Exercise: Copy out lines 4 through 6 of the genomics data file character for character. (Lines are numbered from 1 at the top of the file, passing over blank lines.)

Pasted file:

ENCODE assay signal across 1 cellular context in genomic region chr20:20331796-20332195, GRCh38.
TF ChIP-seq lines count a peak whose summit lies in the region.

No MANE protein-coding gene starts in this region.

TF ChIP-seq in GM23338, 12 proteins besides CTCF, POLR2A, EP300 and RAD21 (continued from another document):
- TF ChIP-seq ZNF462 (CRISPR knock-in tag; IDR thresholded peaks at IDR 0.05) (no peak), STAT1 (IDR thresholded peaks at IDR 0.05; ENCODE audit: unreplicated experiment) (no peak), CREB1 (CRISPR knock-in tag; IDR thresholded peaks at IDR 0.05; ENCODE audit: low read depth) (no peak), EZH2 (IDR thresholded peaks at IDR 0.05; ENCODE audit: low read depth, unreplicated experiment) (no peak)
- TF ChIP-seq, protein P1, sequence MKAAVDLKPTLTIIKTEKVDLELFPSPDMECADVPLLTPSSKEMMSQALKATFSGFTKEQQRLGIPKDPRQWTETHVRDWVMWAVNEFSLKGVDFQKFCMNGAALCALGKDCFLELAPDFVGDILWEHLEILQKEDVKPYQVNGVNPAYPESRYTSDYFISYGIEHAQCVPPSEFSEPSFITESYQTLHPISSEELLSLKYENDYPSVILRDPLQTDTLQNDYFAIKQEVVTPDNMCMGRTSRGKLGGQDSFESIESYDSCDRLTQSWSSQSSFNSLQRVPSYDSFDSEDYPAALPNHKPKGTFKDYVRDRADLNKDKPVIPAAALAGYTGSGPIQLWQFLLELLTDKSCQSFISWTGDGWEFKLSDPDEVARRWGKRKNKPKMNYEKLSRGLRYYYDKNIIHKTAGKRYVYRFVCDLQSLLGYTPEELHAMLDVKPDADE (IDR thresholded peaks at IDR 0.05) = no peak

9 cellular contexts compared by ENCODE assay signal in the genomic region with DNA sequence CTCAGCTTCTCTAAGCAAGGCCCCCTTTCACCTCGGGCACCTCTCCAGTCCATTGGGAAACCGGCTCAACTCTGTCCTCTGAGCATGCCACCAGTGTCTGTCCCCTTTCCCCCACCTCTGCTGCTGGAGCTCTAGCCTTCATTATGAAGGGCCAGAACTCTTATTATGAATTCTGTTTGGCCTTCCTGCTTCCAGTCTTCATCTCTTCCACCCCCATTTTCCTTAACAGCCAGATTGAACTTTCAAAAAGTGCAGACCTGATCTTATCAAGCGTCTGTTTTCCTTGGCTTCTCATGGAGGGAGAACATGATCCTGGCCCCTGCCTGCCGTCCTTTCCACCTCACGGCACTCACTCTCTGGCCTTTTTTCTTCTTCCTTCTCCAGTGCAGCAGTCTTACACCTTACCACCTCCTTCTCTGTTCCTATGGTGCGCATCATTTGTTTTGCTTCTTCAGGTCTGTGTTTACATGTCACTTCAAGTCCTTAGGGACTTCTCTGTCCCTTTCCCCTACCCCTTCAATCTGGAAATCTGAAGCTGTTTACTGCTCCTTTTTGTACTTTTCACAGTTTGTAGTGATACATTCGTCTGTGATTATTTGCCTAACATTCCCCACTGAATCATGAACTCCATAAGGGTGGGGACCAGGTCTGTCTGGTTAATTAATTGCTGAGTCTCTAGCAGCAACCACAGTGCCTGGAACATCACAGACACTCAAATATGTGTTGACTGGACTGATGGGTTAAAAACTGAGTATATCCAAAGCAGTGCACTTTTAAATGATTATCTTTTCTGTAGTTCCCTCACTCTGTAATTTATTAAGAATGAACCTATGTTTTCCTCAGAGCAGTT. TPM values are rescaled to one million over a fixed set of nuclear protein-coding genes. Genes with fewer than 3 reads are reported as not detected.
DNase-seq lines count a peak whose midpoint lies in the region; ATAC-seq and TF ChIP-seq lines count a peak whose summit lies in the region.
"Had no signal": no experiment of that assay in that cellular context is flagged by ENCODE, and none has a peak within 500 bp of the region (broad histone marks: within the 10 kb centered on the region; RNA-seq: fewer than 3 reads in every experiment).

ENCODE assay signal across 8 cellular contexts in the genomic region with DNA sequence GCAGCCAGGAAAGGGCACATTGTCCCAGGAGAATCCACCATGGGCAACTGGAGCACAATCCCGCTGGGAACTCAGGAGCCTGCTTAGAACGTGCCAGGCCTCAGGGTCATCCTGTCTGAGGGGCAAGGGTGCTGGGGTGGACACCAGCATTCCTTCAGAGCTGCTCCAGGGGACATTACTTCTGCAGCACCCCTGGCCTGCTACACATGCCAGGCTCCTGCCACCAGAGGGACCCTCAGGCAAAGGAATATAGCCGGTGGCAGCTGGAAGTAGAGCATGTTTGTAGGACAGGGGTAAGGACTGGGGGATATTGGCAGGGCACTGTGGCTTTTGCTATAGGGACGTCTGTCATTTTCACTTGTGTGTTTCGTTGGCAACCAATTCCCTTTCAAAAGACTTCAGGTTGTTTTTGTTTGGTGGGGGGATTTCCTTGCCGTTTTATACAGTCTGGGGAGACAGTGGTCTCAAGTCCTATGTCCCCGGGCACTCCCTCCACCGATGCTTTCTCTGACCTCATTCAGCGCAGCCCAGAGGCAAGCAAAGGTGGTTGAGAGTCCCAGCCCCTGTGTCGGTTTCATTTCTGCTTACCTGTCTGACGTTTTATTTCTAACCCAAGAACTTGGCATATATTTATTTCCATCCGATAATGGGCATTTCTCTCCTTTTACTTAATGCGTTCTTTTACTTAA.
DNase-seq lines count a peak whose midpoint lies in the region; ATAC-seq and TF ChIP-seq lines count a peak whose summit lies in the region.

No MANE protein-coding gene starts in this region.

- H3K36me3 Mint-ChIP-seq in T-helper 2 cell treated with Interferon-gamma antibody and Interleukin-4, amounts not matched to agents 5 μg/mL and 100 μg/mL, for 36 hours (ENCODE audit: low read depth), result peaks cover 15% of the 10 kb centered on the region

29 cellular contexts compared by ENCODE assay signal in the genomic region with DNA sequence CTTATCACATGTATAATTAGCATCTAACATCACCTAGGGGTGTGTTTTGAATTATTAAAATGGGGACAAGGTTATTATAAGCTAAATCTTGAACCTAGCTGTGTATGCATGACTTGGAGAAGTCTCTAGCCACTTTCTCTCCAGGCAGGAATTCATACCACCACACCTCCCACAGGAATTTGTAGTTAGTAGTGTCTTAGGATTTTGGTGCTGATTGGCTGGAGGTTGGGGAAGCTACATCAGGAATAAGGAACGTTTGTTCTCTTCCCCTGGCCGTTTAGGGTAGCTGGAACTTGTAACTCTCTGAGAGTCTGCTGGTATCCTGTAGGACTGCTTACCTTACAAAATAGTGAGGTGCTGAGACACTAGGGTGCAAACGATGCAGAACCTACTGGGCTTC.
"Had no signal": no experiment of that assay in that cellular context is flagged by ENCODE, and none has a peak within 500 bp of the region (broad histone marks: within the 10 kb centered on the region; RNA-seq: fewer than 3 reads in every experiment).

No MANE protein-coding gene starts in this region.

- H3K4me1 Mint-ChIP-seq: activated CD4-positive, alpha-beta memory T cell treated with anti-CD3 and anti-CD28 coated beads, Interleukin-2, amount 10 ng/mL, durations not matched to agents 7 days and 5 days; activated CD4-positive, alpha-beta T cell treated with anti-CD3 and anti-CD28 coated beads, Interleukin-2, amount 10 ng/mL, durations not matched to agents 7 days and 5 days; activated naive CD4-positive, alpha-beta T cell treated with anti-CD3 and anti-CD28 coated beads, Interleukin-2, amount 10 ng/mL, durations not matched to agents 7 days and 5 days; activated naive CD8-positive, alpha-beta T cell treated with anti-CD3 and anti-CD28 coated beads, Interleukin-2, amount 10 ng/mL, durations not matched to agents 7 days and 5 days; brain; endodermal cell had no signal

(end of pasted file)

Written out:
TF ChIP-seq in GM23338, 12 proteins besides CTCF, POLR2A, EP300 and RAD21 (continued from another document):
- TF ChIP-seq ZNF462 (CRISPR knock-in tag; IDR thresholded peaks at IDR 0.05) (no peak), STAT1 (IDR thresholded peaks at IDR 0.05; ENCODE audit: unreplicated experiment) (no peak), CREB1 (CRISPR knock-in tag; IDR thresholded peaks at IDR 0.05; ENCODE audit: low read depth) (no peak), EZH2 (IDR thresholded peaks at IDR 0.05; ENCODE audit: low read depth, unreplicated experiment) (no peak)
- TF ChIP-seq, protein P1, sequence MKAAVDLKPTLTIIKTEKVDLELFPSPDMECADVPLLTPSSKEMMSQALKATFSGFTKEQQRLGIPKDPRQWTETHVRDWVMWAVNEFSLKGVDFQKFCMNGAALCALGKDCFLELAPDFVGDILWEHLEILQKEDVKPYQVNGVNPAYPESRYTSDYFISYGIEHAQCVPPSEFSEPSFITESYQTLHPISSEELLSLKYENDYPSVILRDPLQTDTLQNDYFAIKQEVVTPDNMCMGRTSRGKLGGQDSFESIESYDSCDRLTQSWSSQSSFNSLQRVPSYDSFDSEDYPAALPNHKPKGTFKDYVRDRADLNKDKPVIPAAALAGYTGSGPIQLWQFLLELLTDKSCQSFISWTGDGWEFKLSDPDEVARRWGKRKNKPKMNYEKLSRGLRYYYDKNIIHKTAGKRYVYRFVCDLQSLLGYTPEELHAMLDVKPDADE (IDR thresholded peaks at IDR 0.05) = no peak